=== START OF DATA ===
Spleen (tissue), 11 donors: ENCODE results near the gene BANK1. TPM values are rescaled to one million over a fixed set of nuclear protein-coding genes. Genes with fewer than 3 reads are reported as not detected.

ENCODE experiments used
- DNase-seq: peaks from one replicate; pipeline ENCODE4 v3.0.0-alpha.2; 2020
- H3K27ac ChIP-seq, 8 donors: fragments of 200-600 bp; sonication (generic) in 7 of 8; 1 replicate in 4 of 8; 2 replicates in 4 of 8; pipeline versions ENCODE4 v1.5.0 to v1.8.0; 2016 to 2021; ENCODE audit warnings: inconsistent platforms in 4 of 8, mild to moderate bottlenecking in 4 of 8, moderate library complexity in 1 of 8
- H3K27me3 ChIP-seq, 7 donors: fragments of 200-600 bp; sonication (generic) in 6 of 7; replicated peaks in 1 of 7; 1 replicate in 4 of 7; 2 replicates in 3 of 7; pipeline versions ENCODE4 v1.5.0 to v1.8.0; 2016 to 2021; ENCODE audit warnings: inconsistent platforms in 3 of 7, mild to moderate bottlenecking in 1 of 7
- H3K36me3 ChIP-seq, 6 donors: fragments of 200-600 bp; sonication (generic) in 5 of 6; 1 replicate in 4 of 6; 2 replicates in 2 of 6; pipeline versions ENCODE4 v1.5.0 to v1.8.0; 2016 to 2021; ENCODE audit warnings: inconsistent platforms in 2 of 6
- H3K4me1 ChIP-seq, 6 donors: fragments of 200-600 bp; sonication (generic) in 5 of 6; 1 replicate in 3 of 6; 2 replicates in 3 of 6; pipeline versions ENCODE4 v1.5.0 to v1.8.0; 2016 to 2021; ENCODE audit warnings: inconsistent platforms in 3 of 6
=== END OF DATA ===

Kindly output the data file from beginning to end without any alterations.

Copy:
Spleen (tissue), 11 donors: ENCODE results near the gene BANK1. TPM values are rescaled to one million over a fixed set of nuclear protein-coding genes. Genes with fewer than 3 reads are reported as not detected.

ENCODE experiments used
- DNase-seq: peaks from one replicate; pipeline ENCODE4 v3.0.0-alpha.2; 2020
- H3K27ac ChIP-seq, 8 donors: fragments of 200-600 bp; sonication (generic) in 7 of 8; 1 replicate in 4 of 8; 2 replicates in 4 of 8; pipeline versions ENCODE4 v1.5.0 to v1.8.0; 2016 to 2021; ENCODE audit warnings: inconsistent platforms in 4 of 8, mild to moderate bottlenecking in 4 of 8, moderate library complexity in 1 of 8
- H3K27me3 ChIP-seq, 7 donors: fragments of 200-600 bp; sonication (generic) in 6 of 7; replicated peaks in 1 of 7; 1 replicate in 4 of 7; 2 replicates in 3 of 7; pipeline versions ENCODE4 v1.5.0 to v1.8.0; 2016 to 2021; ENCODE audit warnings: inconsistent platforms in 3 of 7, mild to moderate bottlenecking in 1 of 7
- H3K36me3 ChIP-seq, 6 donors: fragments of 200-600 bp; sonication (generic) in 5 of 6; 1 replicate in 4 of 6; 2 replicates in 2 of 6; pipeline versions ENCODE4 v1.5.0 to v1.8.0; 2016 to 2021; ENCODE audit warnings: inconsistent platforms in 2 of 6
- H3K4me1 ChIP-seq, 6 donors: fragments of 200-600 bp; sonication (generic) in 5 of 6; 1 replicate in 3 of 6; 2 replicates in 3 of 6; pipeline versions ENCODE4 v1.5.0 to v1.8.0; 2016 to 2021; ENCODE audit warnings: inconsistent platforms in 3 of 6